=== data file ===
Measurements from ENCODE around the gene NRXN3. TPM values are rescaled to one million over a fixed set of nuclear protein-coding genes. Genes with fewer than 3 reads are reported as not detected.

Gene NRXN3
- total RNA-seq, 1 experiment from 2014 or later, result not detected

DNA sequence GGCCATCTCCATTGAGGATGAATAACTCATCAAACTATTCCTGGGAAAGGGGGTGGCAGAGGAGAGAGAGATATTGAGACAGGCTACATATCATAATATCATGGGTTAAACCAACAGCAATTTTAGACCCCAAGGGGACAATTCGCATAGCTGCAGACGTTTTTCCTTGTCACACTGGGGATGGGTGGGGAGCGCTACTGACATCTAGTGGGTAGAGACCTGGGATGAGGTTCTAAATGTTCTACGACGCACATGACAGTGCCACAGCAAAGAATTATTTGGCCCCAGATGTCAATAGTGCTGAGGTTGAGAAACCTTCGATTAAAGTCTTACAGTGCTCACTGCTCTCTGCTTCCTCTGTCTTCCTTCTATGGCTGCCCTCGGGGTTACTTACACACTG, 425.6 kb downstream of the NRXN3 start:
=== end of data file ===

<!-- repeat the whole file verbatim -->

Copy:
Measurements from ENCODE around the gene NRXN3. TPM values are rescaled to one million over a fixed set of nuclear protein-coding genes. Genes with fewer than 3 reads are reported as not detected.

Gene NRXN3
- total RNA-seq, 1 experiment from 2014 or later, result not detected

DNA sequence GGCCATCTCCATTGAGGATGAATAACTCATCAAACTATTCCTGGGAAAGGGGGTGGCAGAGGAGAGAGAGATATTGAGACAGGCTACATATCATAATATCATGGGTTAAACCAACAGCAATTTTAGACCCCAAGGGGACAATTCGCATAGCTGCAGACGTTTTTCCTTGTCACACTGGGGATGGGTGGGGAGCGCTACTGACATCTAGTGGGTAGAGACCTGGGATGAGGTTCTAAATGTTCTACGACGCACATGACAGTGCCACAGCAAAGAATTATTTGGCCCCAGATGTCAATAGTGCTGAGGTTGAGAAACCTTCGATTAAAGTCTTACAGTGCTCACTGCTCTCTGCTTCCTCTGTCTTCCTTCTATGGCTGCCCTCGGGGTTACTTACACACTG, 425.6 kb downstream of the NRXN3 start: